I soda blasted the heads, do you think resurfacing them will help ?
Also the machinist suggested I have the valves cut (even though he didn't see them) , do you believe it's necessary after lapping them ?
 

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Anything less than a perfectly in-plane milled surface means less contact area. But engineering is an art of close enough approximations. If you think you have rounded off or scratched the surface too much then if I were you I would use the oiled whetstone method to bring the surface back to good enough condition. I don't like to take the cheap route with gaskets personally, especially those subject to extreme pressures, so no comment on any goop you use to supplement what I assume will be a high end head gasket.
 

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Not knowing any better, I used silicone believing that's what was referred to as "liquid sealant" in the FSM....then it was pointed out to be a bad idea. As engine was still on bench, I removed the heads and all the silicone had been squashed around the edges of and into the water channels, firmed up, and had I left it would have cracked off and gone into the channels and who knows what. I replaced the gaskets and used copper spray ....Saved a potential disaster.
 

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Silicone is not suitable for use on head gaskets.

Silicone can be used on the other gaskets but only if applied ahead of time in a very thin layer (barely enough to see) and allowed to cure overnight before installation. This will allow the gasket to seal but prevent it from bonding to the mating surfaces so that it can be removed easily the next time. Most non-head gaskets can be used twice if you do this. Ordinary grease works just as well and doesn't have to cure overnight.
 

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I use a big piece of plate glass to which I contact cement a piece of wet/dry 1000-2000 grit paper at the corners. This is the final step after using a gasket scraper and razor blades. By the way use a razor blade holder, make a world of difference.

I started to use the plate glass and paper to level and resurface my big Penn tuna reel drag washers. They get glazed and the steel plate can warp after a drag searing run of a big bluefin tuna. I have even fused the drag plate to the steel plate. Usually this means a broken line in short order.
 

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Discussion Starter #10
I'm probably going to use a stone and copper spray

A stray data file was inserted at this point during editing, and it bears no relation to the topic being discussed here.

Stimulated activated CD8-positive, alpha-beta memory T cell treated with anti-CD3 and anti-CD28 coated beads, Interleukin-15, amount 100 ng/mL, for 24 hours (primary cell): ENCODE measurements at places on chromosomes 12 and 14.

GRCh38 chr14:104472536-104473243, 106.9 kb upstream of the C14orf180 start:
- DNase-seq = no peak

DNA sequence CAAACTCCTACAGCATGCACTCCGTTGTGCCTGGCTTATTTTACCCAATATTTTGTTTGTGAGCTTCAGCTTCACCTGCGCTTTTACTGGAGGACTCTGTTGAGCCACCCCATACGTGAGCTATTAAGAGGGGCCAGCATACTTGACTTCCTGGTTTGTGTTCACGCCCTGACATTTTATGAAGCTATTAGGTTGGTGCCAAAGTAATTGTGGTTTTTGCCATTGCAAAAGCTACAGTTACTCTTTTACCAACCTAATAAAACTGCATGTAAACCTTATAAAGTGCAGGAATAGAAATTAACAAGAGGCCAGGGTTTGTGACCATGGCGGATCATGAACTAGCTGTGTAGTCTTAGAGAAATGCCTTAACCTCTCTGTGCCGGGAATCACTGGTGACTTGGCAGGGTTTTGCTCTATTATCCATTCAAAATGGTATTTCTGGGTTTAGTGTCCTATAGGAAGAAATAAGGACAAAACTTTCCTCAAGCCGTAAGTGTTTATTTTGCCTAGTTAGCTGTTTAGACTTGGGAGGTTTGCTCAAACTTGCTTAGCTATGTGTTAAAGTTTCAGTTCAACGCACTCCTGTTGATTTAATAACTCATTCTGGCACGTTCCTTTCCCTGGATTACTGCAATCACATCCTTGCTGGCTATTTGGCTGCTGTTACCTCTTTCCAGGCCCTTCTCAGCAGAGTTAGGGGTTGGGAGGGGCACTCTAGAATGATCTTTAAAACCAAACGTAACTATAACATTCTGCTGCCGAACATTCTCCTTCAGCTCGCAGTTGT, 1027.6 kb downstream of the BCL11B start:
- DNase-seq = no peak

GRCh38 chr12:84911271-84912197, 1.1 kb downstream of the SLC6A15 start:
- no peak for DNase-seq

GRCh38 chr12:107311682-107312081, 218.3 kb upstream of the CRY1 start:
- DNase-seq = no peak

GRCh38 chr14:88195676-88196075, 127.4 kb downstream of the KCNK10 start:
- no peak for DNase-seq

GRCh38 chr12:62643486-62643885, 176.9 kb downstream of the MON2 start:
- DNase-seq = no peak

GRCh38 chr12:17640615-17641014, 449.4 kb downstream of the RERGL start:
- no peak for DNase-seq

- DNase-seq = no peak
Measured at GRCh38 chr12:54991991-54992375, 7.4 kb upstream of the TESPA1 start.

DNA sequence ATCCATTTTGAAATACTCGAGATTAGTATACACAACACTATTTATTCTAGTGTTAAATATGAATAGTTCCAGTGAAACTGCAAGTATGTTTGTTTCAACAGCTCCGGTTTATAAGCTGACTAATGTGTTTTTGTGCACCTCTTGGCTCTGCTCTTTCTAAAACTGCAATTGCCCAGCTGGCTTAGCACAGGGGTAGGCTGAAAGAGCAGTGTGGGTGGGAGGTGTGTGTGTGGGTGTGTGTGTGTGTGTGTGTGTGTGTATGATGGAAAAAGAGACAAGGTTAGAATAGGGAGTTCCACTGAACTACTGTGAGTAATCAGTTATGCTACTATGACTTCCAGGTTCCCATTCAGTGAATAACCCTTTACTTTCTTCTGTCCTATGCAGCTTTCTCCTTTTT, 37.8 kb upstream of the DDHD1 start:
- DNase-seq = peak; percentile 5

A Shapton glass stone seems to be the best in term of quality and flatness compared to an average kitchen whetstone
I saw I could also use a diamond bench stone
For those who actually tried this method what grit/product works the best ?
 

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There were a box of stones among the tools &c I inherited from my Dad and I just picked the newest looking one that hadn't been oiled. It lives in the "special tools" part of my tool chest now so nobody decides to sharpen something with it.
 

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Discussion Starter #16
I thought I could restore any damaged edge with something real flat and super fine grit and in a second time use a 280 grit with a piece of glass or gage block or something flat to help with the bite does that make sense ?
I also thought about using copper gaskets
 

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If you are going to finish with 280 why bother with anything finer? It will take a lot longer to make it flat and the result won't be any better than if you start with 280.
 

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Discussion Starter #18
You are right, at first I thought I would have to use an average kitchen knife whetstone because that is all I was able to find. I was worried because most of them are just crap made in china, they deteriorate very quickly and are made of nasty aluminium oxide. Eventually I found a norton oilstone made of silicon carbide (280 grit) and I'm almost sure I can even use the honing oil to deglaze the cylinders. With a diamond lapping plate I shouldn't have to worry about the flatness issue.
Thank you for the tip